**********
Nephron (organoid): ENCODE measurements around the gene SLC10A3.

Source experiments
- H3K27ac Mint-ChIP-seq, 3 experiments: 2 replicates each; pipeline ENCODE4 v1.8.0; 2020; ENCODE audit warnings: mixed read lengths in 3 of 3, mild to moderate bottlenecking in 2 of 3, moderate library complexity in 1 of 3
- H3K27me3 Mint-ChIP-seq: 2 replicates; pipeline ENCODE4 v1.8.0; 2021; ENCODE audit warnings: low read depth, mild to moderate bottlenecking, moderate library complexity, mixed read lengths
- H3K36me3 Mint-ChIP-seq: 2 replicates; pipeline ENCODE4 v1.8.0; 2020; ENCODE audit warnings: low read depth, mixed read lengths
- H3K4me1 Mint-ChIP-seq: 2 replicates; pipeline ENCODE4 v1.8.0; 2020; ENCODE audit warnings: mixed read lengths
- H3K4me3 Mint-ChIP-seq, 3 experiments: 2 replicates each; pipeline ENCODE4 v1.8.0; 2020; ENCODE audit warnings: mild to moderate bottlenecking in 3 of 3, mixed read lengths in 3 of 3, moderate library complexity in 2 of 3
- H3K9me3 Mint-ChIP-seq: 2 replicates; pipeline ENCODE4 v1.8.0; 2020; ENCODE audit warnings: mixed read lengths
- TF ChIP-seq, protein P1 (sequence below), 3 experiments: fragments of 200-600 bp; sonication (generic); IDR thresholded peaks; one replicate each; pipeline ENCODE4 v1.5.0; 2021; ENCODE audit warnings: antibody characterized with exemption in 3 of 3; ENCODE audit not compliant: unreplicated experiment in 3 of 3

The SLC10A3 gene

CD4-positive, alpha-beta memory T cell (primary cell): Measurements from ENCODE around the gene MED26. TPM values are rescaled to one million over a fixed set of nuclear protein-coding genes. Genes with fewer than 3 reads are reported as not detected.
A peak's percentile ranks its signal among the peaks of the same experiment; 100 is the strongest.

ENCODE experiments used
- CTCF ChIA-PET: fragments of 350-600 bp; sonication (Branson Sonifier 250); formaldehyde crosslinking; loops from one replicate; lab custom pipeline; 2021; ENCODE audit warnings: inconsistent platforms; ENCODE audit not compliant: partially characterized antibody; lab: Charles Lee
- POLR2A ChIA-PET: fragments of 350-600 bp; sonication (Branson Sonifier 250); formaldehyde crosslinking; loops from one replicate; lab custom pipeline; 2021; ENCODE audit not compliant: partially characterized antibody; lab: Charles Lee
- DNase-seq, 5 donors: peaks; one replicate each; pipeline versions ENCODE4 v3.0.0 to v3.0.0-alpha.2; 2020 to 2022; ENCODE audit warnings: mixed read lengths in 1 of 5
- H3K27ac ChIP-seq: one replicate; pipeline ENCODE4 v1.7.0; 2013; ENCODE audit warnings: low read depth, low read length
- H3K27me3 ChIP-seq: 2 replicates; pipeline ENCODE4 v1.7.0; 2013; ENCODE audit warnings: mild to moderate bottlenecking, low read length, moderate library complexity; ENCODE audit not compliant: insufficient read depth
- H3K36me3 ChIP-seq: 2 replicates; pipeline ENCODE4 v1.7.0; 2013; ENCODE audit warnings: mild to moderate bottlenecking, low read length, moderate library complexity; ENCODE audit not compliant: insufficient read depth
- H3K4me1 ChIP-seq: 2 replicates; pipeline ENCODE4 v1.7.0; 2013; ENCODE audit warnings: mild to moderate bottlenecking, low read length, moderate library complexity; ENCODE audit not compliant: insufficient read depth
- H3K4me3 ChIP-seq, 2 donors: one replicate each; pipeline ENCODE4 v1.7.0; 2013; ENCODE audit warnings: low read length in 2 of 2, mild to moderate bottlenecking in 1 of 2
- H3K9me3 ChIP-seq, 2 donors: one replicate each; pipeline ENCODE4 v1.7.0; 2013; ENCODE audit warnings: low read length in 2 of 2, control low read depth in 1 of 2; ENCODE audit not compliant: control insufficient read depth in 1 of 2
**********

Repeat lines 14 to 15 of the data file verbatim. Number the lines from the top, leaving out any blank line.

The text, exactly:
- CTCF ChIA-PET: fragments of 350-600 bp; sonication (Branson Sonifier 250); formaldehyde crosslinking; loops from one replicate; lab custom pipeline; 2021; ENCODE audit warnings: inconsistent platforms; ENCODE audit not compliant: partially characterized antibody; lab: Charles Lee
- POLR2A ChIA-PET: fragments of 350-600 bp; sonication (Branson Sonifier 250); formaldehyde crosslinking; loops from one replicate; lab custom pipeline; 2021; ENCODE audit not compliant: partially characterized antibody; lab: Charles Lee